The Roar
The Roar



All good things come in threes: Why 2020 is the Panthers' year

Autoplay in... 6 (Cancel)
Up Next No more videos! Playlist is empty -
liam branley new author
Roar Rookie
27th September, 2020

The Penrith Panthers had only won the minor premiership twice, in both years they also lifted the Provan-Summons Trophy, meaning this 2020 outfit is halfway there.

Securing first place on the NRL ladder is not the only similarity between these Panthers and the past two premiership squads. An analysis highlights that using homegrown talent, having an elite halfback and a young core are undeniable correlations between the three sides.

The Penrith Junior District Rugby League (PJDRL) has always been a haven for producing rugby league talent. In fact, last year the district broke a 52-year-old record registering the most players and teams in NSW. The club itself invested 5.5 million dollars into the growth of their grassroots clubs and the promotion of the Country Rugby League (CRL).

The first Panther premiership team in 1991 was littered with homegrown talent. Arguably the most important players to that team: Greg Alexander, Brad Fittler and Mark Geyer, not only played for Penrith junior clubs but were born there.

The 2003 premiership team was hardly different: Craig Gower, Luke Priddis and Ryan Girdler were imperative to their side’s success, in addition to growing up in the Penrith district and coming through the junior ranks.

Nathan Cleary as well as young guns Stephen Crichton and Jerome Luai headline the 2020 team’s showcase of Panthers juniors to take the league by storm.


Furthermore, the Panthers’ investment into the CRL has paid off with nine out of the 27 players in this year’s squad coming areas such as Bathurst, Forbes and Dubbo, including four-try debutant Charlie Staines.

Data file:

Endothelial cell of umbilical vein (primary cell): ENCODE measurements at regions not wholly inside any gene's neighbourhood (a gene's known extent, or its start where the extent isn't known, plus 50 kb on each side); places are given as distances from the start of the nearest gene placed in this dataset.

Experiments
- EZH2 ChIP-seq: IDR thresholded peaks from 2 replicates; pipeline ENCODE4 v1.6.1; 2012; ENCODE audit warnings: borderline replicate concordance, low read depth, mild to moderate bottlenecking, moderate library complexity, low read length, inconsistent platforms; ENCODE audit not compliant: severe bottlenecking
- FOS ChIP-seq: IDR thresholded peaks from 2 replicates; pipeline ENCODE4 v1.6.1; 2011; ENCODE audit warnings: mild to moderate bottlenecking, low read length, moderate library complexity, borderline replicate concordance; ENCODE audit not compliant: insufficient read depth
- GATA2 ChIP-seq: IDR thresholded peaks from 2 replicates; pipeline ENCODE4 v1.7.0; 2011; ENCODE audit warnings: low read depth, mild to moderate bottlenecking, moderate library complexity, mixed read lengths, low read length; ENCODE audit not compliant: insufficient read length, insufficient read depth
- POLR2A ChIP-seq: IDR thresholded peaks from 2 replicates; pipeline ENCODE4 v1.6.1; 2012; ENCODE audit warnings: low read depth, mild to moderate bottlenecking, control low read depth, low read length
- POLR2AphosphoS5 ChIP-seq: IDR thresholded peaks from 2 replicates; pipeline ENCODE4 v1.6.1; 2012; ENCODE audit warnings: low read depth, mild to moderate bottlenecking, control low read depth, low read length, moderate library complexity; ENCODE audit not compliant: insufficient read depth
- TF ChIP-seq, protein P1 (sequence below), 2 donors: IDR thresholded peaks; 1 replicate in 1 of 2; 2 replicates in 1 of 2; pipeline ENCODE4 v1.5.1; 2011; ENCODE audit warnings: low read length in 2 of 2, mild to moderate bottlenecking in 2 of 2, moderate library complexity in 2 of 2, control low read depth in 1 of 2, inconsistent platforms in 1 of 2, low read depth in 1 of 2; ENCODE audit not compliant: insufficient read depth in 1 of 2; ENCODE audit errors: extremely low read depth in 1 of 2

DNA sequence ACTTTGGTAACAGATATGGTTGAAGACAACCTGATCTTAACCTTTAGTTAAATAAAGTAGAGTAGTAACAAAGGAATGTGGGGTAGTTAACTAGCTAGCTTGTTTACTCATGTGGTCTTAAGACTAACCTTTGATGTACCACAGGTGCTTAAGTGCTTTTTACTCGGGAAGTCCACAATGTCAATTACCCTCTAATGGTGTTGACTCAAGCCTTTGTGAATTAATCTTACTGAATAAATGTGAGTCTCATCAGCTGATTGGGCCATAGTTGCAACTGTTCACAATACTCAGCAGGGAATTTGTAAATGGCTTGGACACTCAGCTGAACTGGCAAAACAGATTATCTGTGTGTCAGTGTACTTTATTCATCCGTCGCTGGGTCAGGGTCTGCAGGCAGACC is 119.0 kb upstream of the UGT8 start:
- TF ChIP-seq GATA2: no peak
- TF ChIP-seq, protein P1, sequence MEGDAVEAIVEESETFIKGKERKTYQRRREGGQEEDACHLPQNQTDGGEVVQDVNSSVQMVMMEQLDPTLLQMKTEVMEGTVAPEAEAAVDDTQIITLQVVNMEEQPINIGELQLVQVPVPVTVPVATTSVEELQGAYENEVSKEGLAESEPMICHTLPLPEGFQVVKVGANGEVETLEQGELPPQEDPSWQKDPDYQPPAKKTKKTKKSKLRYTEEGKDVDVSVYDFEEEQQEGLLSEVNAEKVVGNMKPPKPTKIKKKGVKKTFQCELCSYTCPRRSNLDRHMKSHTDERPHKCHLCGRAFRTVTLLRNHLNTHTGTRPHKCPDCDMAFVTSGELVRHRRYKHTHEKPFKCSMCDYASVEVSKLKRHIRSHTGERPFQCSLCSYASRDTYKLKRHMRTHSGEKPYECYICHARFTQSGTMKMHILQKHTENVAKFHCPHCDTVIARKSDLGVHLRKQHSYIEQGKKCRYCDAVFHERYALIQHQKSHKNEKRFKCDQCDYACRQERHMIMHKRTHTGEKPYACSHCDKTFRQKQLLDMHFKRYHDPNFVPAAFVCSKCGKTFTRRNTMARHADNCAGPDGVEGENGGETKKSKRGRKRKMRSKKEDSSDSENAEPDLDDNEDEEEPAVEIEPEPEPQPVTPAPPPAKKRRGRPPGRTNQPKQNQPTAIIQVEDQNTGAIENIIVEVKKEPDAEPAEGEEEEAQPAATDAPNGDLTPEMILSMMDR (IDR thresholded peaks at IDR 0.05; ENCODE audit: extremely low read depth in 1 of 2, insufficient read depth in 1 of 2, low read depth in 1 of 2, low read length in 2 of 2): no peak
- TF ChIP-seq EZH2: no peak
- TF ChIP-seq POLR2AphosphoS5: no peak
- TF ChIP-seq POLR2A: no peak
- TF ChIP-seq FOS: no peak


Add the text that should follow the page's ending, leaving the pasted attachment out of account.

One distinct feature for all three Panthers teams is having commanding halfback, arguably one of the best in the competition at the time. Alexander was awarded the Dally M halfback of the year, leading his team in points during the 1991 season.

Gower steered the 2003 Panthers to an 80 per cent-win rate and was in line to win the Dally M player of the year if not for the player boycott.

Although having played two seasons less than Gower and Alexander at the time of their premierships, Cleary’s resume speaks for itself. The incumbent NSW halfback led his Panthers squad to a 90 per cent-win record, breaking a 60-year-old record.

Cleary is also a heavy favourite to win the Dally M Medal, hoping to join Alexander as the only other Panthers recipient.

A young core is also a common trait, all three had an average age of 24, with a healthy balance of youth and leadership in their teams.

The 1991 Panthers faced a Canberra Raiders juggernaut looking to land their third premiership in as many years, it seems fate that the 2020 Panthers could come up against a Roosters side looking to do the exact same.

If history is any guide, it will be the Panthers’ who emerge victorious.